ERROL PARKER | Editor-at-large | Contact
Popular entrepreneur Elon Musk revealed his plans to partner with the South Australian government to build the world’s largest lithium-ion battery to secure the state’s power going into the future.
The Telsa founder also agreed to build the project within 100 days or else it’s free.
However, the Turnbull Government has urged Musk to consider using a more ‘proven’ form of battery power, namely alkaline batteries – which have powered Australia’s television remotes and Christmas toys for generations.
During high-talks with the South African-born business giant, Malcolm Turnbull explained to Musk that Australians feel more comfortable with more traditional energy systems and generators such as coal and gas.
“I just wanted to tell him about some possible alternatives, alternatives that are both cheaper, better and more popular with everyday Australians,” said Turnbull.
“I saw the other day in my local Thomas Dux that you can get a 10-pack of Duracell 9V batteries for $29. That is a huge bargain in my opinion, which got me thinking. Are these expensive lithium-ion batteries really worth it?”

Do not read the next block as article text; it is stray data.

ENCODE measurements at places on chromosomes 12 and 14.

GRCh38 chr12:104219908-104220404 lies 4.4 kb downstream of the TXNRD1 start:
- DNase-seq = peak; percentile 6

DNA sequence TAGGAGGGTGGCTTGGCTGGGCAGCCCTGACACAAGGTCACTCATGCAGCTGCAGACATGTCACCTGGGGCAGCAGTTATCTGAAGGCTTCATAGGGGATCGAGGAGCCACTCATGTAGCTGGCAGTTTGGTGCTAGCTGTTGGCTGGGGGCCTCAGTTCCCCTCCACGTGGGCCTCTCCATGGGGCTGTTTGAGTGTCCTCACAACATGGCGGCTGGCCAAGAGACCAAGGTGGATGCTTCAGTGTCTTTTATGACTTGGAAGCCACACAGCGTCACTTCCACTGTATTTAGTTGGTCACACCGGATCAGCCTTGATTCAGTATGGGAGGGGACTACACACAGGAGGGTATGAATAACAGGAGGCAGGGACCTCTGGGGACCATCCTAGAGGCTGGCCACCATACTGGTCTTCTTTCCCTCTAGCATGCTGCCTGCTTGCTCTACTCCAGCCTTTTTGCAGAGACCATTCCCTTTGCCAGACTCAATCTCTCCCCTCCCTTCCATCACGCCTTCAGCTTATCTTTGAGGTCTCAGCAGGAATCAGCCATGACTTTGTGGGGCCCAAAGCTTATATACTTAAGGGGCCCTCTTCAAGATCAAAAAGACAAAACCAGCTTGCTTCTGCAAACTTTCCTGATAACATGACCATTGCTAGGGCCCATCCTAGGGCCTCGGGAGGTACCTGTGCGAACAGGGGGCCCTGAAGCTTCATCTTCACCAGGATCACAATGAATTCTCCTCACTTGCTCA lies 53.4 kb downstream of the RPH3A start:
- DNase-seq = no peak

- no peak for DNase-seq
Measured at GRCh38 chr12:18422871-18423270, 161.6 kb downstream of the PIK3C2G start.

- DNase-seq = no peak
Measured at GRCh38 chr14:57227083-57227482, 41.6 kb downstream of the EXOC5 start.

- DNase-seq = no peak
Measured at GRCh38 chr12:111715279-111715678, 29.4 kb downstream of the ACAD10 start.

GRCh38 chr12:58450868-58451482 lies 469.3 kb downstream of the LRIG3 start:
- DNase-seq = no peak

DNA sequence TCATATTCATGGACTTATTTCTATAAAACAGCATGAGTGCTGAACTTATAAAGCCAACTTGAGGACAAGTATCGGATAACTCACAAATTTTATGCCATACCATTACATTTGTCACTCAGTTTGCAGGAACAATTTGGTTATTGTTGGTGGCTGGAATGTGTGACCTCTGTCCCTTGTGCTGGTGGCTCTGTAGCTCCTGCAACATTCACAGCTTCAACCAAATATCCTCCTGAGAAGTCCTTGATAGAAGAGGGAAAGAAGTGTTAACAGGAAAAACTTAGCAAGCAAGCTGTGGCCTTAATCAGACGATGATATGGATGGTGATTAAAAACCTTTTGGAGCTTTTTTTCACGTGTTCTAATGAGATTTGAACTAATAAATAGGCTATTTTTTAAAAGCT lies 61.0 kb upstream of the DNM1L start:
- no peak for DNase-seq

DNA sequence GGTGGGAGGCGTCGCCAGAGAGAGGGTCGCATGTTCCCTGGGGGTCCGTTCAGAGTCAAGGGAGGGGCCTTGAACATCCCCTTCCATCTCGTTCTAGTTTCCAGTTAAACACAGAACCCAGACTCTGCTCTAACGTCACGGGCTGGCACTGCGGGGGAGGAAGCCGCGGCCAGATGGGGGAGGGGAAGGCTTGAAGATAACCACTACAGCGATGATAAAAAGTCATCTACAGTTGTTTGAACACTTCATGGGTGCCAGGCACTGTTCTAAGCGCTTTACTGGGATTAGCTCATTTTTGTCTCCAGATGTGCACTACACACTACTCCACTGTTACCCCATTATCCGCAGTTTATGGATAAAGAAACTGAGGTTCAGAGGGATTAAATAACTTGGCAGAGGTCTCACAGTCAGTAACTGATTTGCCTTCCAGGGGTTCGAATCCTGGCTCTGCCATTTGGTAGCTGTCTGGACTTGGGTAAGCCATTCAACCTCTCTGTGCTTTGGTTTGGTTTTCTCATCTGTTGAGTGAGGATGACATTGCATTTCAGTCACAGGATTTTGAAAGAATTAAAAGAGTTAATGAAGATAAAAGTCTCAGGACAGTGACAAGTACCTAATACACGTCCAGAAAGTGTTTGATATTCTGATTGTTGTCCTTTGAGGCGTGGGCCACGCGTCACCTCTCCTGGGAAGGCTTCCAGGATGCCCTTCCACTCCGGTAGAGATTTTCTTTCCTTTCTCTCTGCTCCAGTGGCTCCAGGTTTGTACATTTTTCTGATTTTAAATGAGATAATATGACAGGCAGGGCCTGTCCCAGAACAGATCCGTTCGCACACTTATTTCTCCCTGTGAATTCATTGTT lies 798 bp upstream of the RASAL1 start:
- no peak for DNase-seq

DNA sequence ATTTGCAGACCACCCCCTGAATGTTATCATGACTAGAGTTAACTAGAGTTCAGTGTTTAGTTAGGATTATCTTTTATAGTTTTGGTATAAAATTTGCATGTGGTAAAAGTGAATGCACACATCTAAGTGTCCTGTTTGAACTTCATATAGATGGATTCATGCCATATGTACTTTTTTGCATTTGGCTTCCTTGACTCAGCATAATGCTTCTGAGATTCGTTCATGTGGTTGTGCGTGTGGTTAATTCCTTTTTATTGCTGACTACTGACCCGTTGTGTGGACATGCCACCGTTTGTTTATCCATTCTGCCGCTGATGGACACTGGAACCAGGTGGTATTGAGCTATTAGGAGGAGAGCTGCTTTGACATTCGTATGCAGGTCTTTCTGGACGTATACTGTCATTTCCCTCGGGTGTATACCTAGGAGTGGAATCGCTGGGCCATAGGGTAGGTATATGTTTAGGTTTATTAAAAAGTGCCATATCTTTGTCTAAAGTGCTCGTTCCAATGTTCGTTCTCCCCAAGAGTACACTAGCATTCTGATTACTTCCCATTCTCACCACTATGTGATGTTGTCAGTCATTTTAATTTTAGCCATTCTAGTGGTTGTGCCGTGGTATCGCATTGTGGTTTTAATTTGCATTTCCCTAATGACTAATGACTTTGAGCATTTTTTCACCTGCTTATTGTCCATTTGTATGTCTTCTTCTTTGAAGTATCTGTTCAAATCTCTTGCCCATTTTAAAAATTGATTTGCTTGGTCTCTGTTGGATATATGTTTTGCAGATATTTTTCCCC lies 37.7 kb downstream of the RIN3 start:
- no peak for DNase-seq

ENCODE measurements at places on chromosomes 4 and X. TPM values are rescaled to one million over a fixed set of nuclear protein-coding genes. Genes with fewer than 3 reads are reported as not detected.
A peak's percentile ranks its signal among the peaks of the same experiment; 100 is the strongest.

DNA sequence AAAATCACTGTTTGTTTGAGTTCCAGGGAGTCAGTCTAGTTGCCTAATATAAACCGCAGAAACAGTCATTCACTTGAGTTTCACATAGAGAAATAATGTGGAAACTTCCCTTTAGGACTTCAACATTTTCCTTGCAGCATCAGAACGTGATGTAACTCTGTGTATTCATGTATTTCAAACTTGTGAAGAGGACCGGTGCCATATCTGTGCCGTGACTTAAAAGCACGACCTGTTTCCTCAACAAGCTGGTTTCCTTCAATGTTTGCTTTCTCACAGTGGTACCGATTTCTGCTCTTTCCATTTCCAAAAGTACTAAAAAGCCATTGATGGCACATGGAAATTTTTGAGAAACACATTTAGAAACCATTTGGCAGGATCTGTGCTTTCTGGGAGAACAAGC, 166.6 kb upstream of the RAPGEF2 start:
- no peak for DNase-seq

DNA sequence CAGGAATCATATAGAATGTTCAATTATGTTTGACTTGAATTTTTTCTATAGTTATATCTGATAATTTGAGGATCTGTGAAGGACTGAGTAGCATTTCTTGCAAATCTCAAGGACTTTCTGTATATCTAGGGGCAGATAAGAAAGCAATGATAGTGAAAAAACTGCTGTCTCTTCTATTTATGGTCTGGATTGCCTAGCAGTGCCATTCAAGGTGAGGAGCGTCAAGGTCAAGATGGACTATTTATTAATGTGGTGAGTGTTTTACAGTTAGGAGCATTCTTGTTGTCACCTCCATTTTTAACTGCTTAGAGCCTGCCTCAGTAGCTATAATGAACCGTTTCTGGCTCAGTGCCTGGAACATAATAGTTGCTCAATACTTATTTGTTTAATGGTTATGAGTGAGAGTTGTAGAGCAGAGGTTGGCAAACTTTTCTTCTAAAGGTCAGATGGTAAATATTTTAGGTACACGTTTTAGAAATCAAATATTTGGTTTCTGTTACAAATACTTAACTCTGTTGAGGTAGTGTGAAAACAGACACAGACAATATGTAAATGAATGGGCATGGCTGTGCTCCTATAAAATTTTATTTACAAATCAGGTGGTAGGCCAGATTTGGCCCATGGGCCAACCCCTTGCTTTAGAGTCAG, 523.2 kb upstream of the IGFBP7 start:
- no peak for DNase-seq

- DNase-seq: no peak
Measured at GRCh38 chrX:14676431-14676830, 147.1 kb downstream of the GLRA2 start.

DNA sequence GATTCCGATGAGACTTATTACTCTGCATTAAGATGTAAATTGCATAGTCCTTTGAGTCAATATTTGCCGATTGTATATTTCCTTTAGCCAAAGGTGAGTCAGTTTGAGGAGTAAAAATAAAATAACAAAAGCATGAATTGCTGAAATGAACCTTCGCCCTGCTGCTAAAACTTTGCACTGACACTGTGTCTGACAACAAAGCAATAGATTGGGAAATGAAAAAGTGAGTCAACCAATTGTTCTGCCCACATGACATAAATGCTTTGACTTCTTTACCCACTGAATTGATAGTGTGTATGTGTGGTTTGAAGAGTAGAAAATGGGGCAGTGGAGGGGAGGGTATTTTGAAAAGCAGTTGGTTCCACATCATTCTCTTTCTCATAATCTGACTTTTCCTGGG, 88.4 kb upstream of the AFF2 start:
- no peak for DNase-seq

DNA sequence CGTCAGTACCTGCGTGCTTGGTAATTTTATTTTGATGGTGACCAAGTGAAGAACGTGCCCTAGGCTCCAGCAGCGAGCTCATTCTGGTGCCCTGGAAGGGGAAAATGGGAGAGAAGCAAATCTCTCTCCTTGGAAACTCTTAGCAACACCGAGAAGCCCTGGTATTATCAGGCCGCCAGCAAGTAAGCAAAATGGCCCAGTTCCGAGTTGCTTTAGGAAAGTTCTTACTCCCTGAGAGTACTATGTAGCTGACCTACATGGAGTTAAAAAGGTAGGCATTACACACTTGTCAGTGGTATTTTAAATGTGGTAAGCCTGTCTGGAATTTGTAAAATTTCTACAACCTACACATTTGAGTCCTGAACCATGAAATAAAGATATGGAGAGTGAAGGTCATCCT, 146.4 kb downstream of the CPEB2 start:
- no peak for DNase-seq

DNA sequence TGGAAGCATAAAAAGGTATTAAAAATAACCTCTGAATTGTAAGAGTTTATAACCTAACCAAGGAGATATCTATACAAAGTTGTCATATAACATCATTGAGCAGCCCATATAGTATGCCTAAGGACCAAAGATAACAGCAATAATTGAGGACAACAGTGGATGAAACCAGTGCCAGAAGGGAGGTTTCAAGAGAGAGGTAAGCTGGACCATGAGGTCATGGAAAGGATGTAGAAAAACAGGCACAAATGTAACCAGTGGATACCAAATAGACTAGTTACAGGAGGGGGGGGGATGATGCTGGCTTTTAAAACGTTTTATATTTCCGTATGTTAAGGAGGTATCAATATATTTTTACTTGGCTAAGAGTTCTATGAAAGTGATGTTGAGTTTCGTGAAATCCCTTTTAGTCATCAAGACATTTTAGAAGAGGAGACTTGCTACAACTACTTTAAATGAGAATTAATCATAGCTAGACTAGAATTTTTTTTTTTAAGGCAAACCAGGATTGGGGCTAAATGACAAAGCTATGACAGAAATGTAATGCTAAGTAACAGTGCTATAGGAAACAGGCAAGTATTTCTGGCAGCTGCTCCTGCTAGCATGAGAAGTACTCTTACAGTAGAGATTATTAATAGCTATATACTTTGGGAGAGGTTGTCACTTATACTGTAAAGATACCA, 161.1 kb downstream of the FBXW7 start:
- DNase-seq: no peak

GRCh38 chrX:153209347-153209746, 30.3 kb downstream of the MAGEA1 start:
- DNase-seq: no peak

But the gumptious Cancerian hit back at the Prime Minister, saying that building a ‘PowerPack’ facility capable of producing 129 megawatt-hours of on-demand power such as the one he plans on creating, would take nearly 17 million AAA batteries [an hour] to keep up.
An environmental disaster waiting to happen says Musk.
“It’s not like you can just steal the batteries out of your brother’s Xbox controller when the TV remote goes flat,” he said.
“Using alkaline batteries in this project would not be cost effective. It would also be bad for the environment, much worse than a coal plant. You’d basically have to build a battery-producing factory beside the PowerPack, it’s just insanity,”
“But we’re talking about renewable energy in Australia so anything isn’t too far from the abusrd.”
More to come.